The term is just router or wired router. As compared to a wireless router.  a wireless router uses wLAN 😉

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Wired router.

Here are two options with 10 gig connections. Note, SFP+ requires you to either use DAC (direct attach copper cables) or an RJ-45 transceiver.


https://store.ui.com/products/udm-pro
https://www.amazon.com/QNAP-QHora-301W-AX3600-Fanless-SD-WAN/dp/B08MQT9ZCX

 

3900x | 32GB RAM | RTX 2080

1.5TB Optane P4800X | 1 TB Adata XPG Pro | 2TB Micron 1100 SSD
QN90A | Emotiva B1+, ELAC OW4.2, PB12-NSD, HD800
 

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23 hours ago, alexjzim said:

I am pretty sure you can just turn off WiFi broadcasting with most consumer routers and the LAN ports still work fine.  Then connect a second router in AP mode with ethernet.  You may even have this option on your current router if you want to test it.  Or a good mesh would probably be easier unless you are streaming games across devices.

 

The term is just router or wired router. As compared to a wireless router.  a wireless router uses wLAN 😉

 

Yeah, I was trying to keep with dedicated hardware and now that I know the correct term, I think I finally have some options 😄 thanks so much!

 

23 hours ago, cmndr said:

Wired router.

Here are two options with 10 gig connections. Note, SFP+ requires you to either use DAC (direct attach copper cables) or an RJ-45 transceiver.


https://store.ui.com/products/udm-pro
https://www.amazon.com/QNAP-QHora-301W-AX3600-Fanless-SD-WAN/dp/B08MQT9ZCX

 

 

Thanks for the options, I'll have a look! SFP is super interesting to me and would be a good way to future proof, might have to save up longer tho 😛

 

Why does seemingly every router only have a single 2.5Gbps ethernet port?! Ah well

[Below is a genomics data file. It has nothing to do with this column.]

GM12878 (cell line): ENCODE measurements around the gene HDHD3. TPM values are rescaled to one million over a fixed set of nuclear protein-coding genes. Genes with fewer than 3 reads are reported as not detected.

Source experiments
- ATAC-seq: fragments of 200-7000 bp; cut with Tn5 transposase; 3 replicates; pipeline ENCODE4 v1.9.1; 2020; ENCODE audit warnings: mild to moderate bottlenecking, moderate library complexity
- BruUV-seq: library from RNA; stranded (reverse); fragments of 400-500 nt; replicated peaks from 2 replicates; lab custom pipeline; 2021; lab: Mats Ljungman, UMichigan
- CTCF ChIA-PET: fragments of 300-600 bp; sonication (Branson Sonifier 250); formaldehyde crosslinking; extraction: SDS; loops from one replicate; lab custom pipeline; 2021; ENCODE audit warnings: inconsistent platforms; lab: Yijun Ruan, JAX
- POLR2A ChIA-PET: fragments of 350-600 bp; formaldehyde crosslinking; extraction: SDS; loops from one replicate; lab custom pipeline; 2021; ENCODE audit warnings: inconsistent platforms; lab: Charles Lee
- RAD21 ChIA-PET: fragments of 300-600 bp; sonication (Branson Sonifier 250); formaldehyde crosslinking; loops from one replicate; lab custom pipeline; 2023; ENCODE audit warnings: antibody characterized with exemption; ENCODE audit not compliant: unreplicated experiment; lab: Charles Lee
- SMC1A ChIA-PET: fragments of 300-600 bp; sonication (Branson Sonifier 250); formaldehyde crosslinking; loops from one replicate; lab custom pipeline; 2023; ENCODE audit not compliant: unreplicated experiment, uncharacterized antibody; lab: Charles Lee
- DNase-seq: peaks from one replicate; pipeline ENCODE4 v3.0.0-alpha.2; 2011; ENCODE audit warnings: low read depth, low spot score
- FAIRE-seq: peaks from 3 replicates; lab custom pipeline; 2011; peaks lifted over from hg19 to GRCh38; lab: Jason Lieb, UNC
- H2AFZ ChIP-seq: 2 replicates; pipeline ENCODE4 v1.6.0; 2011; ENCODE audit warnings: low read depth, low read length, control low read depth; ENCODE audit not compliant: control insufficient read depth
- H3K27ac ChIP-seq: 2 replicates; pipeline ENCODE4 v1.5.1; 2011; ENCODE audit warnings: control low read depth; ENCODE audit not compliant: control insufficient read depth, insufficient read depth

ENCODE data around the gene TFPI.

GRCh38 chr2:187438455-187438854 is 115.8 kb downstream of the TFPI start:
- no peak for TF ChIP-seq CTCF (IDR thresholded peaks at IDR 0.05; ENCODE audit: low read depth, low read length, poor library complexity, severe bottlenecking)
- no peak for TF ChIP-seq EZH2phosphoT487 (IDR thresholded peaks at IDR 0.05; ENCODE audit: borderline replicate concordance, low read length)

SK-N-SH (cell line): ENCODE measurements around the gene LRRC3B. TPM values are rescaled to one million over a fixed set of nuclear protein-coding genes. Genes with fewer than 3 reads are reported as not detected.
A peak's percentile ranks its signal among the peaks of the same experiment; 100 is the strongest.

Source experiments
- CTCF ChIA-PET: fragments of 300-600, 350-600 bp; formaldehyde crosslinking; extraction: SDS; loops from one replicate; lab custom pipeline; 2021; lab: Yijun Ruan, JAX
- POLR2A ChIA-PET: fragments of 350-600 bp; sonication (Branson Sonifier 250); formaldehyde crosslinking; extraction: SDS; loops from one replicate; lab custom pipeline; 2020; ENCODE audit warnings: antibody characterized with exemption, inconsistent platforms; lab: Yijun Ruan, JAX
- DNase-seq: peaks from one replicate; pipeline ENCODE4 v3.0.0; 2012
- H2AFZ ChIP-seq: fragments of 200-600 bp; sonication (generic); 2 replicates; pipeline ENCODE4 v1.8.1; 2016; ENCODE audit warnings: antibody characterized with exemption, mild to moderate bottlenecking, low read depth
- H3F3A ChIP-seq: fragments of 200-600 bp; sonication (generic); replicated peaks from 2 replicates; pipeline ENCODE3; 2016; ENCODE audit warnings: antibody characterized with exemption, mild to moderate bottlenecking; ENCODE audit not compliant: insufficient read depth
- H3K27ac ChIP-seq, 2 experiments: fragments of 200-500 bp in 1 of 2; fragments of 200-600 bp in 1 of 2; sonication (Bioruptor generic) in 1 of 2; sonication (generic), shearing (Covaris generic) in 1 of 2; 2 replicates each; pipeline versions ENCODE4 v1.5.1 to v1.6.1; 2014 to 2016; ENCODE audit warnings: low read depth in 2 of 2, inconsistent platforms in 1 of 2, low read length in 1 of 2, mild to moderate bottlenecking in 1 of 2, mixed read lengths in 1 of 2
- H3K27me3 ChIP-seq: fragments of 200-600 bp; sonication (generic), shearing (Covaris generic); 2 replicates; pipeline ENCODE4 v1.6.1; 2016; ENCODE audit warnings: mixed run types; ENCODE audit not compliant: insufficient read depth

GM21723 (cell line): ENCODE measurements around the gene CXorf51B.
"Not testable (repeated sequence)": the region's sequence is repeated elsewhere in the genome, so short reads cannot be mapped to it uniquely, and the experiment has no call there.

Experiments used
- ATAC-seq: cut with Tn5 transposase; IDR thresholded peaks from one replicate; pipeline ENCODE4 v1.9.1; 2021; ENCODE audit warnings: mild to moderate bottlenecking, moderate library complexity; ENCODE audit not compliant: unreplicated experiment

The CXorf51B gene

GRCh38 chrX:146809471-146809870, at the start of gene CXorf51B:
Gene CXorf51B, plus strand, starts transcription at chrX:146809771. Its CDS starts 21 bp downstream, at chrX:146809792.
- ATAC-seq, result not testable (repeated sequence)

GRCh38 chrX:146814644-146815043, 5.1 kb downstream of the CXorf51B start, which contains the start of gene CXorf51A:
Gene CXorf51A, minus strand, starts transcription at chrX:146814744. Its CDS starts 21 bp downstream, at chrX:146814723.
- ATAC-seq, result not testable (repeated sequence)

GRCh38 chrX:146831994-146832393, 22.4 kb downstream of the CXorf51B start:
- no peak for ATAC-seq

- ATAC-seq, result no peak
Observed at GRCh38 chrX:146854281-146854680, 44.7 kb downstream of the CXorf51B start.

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9 minutes ago, FlyScript said:

Yeah, I was trying to keep with dedicated hardware and now that I know the correct term, I think I finally have some options 😄 thanks so much!

 

Thanks for the options, I'll have a look! SFP is super interesting to me and would be a good way to future proof, might have to save up longer tho 😛

Be aware that SFP+ isn't necessarily better, just different. The main benefit is that it's cheaper and it's "good enough" for short runs of a few feet (using reasonably priced DAC cables)  and can handle fiber optic for longer runs.

I use SFP+ DAC cables for my NAS/switch and do RJ45 from the switch to my desktop, which is further away.

9 minutes ago, FlyScript said:

Why does seemingly every router only have a single 2.5Gbps ethernet port?! Ah well

Cost savings.

There is the ASUS ROG Rapture GT-AX6000 but it's pricey.

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On 6/29/2022 at 11:37 AM, FlyScript said:

Probably Netgear nighthawk stuff?

The S33 is I think is the current king of high end cable modems, it offers a 2.5 Gbps Ethernet port so it should cover most of what any Coax based provider can do. 

 

On 6/29/2022 at 1:04 PM, FlyScript said:

I don't know how to find such an "ethernet-only" router!

Ubiqtuti is what you looking at. I think Mikrotik also has some wired only options. Basically you are going to probably need to look in to more "Prosumer/Business" type of equipment, because most consumer grade gear is going to have WiFi, because well people are dumb and think WiFi = the internet and so companies have to dumb things down. 

I just want to sit back and watch the world burn. 

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1 hour ago, Donut417 said:

The S33 is I think is the current king of high end cable modems, it offers a 2.5 Gbps Ethernet port so it should cover most of what any Coax based provider can do. 

 

Ubiqtuti is what you looking at. I think Mikrotik also has some wired only options. Basically you are going to probably need to look in to more "Prosumer/Business" type of equipment, because most consumer grade gear is going to have WiFi, because well people are dumb and think WiFi = the internet and so companies have to dumb things down. 

Well, unless you go for a PC of course.  There's some insanely cheap boxes that can do 2.5Gbit on pfSense now, just picked one up myself.

Router:  Intel Celeron N5105 (pfSense) WiFi: Zyxel NWA210AX (1.44Gbit peak at 160Mhz 2x2 MIMO, ~900Mbit at 80Mhz)

Switches: Netgear MS510TXUP, Netgear MS510TXPP, Netgear GS110EMX
ISPs: Zen Full Fibre 900 (~915Mbit) + Three 5G (~500Mbit average)

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25 minutes ago, Alex Atkin UK said:

Well, unless you go for a PC of course.  There's some insanely cheap boxes that can do 2.5Gbit on pfSense now, just picked one up myself.

Not talking about a gateway dude. Talking a straight cable modem. Gateways are shit. You always go with a standard modem if you can.